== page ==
Tip: Make security your top consideration when choosing a web host. If you've been hosting a site for some time and it's grown to the point where you can justify switching to a VPS hosting account, I highly recommend doing so as soon as possible. VPS hosting offers much better security features than standard shared hosting accounts.

2. Use a CDN:

As I mentioned earlier, some web servers work with CDN, but if they don't, you can do it yourself too. CDNs help serve your web pages faster to visitors by hosting your site caches on servers around the world. When accessing your site is requested, the CDN will first provide cached data from the location closest to where it was requested.

However, in addition to the speed advantage, CDNs also make use of massive server networks to offer what is called load balancing. This means that by using a CDN, you are partially working with your server resources and can handle a larger number of visitors.

That's tied to the best part of using a CDN, the prevention of distributed denial of service (DDoS) attacks. DDoS attacks attempt to overwhelm and shut down websites by flooding them with requests until the server shuts down. However, CDNs are designed to strengthen security by compensating for this across your server network.

Tip: try using Cloudflare as your CDN. Free accounts are available with basic features, and you can expand them as your needs change.

3. Always Use SSL Certificates:

Secure Sockets Layer (SSL) certificates help ensure your visitors that all the information they share on your site is encrypted and secure. Today, SSL is becoming so important that major Internet browsers will warn users if a site does not use SSL.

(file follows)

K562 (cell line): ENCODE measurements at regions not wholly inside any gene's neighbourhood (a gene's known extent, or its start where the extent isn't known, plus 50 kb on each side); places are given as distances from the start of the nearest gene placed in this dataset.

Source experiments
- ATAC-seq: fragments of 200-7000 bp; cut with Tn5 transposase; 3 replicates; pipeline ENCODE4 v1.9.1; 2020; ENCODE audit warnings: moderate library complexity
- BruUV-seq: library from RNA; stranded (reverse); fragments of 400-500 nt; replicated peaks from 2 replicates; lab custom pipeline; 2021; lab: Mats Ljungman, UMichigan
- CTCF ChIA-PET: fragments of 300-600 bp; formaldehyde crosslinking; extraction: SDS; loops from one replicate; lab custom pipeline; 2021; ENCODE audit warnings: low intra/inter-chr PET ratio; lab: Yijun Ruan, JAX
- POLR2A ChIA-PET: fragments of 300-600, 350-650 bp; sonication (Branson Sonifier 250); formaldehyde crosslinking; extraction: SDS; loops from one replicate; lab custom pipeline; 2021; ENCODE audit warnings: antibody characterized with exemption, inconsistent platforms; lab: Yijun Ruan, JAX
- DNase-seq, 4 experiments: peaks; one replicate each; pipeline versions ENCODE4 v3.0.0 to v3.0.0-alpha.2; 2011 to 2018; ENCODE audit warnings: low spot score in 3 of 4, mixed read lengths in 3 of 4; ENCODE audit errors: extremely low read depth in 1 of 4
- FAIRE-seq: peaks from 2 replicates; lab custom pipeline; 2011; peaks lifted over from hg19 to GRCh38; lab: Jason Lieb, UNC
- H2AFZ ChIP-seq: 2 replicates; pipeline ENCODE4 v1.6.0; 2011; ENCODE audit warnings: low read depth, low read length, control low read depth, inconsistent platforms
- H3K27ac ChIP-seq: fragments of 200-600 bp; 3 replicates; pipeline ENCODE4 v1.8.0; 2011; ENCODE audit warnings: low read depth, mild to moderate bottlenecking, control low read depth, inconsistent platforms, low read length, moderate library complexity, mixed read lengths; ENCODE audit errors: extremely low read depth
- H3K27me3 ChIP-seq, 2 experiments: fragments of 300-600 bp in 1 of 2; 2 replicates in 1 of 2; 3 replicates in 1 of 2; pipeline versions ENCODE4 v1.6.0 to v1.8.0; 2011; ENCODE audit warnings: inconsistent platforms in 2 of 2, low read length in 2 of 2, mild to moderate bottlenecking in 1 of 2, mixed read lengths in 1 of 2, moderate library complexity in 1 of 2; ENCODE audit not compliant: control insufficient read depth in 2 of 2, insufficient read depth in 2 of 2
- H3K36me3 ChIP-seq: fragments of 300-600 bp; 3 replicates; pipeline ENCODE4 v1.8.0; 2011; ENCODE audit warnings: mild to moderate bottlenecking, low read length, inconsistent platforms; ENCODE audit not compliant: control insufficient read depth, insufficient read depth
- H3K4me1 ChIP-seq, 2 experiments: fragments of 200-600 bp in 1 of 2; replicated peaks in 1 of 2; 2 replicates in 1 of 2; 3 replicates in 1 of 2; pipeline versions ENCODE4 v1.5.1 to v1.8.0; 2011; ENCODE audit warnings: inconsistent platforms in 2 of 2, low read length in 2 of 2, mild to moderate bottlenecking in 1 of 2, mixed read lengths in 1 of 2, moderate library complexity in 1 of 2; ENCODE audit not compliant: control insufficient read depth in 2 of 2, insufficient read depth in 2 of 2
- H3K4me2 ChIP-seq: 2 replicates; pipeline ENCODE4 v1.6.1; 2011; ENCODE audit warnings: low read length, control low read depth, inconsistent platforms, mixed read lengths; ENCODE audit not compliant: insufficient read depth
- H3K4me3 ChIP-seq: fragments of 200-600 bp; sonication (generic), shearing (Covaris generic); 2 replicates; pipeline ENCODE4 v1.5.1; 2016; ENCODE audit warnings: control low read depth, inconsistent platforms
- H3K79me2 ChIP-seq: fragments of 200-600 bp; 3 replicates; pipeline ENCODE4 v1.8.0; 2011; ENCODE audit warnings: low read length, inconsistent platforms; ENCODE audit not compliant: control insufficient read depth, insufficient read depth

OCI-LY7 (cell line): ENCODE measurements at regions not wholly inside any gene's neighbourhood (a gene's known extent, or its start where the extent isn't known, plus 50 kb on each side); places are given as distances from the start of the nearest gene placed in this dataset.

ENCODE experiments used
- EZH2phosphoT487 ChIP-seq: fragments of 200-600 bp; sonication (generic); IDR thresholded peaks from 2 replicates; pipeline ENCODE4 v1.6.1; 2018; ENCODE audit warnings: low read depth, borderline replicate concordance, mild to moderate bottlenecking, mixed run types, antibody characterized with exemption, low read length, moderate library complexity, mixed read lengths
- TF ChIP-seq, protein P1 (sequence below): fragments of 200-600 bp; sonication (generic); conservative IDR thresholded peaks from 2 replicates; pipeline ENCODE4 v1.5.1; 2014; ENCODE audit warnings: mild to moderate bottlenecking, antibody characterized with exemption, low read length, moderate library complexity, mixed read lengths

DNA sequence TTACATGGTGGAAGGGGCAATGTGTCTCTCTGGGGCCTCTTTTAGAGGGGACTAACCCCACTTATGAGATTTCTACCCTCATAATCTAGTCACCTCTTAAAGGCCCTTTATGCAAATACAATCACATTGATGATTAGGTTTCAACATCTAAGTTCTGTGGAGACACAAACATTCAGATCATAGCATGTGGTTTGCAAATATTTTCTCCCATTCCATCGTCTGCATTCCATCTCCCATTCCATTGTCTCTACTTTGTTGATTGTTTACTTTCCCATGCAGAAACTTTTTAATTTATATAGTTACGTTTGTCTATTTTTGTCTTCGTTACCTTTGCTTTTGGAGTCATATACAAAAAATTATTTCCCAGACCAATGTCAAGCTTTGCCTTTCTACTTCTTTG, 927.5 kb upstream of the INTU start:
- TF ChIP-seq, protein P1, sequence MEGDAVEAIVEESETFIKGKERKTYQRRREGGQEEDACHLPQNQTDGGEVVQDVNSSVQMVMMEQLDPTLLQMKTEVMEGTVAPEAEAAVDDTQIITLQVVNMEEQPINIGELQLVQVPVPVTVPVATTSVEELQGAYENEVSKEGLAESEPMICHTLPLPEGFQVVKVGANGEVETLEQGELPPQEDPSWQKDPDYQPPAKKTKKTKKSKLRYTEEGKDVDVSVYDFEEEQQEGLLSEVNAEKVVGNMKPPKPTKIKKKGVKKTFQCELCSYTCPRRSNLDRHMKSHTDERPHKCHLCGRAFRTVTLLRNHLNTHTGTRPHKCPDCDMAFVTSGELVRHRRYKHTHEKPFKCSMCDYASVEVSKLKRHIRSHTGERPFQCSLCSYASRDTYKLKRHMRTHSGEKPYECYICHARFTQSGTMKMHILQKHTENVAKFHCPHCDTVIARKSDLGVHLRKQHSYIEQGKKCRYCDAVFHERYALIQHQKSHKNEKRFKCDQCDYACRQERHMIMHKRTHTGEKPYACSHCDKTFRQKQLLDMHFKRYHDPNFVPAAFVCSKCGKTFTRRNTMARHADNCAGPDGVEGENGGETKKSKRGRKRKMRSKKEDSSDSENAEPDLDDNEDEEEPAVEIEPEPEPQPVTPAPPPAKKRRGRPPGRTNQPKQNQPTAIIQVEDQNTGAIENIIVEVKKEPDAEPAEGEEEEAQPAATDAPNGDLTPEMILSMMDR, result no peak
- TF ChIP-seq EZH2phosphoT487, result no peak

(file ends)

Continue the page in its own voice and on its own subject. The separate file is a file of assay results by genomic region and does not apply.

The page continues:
There are a few types of SSL certificates and the prices for each vary. Rest assured, if you have a personal site or even one for a small business, you can easily use a free SSL certificate. They are easy to obtain and install; in fact, you can do it with a few clicks in Plesk or cPanel.

Tip: You can get a free Let's Encrypt SSL certificate directly from them, but it's best if your web host offers this service. Today's May web servers will allow easy installation of Let's Encrypt free SSL.

4. Always Keep Backups:

Although there are web servers that offer backup and restore functions, some do not yet. Regardless of this, you should always make your own backups and keep a set of files offline, just in case. This may sound a bit tedious to you, but you have no idea how your host has set up its backup system or what could happen in a disaster. Maintaining an offline backup (of both your files and your database) can save your life.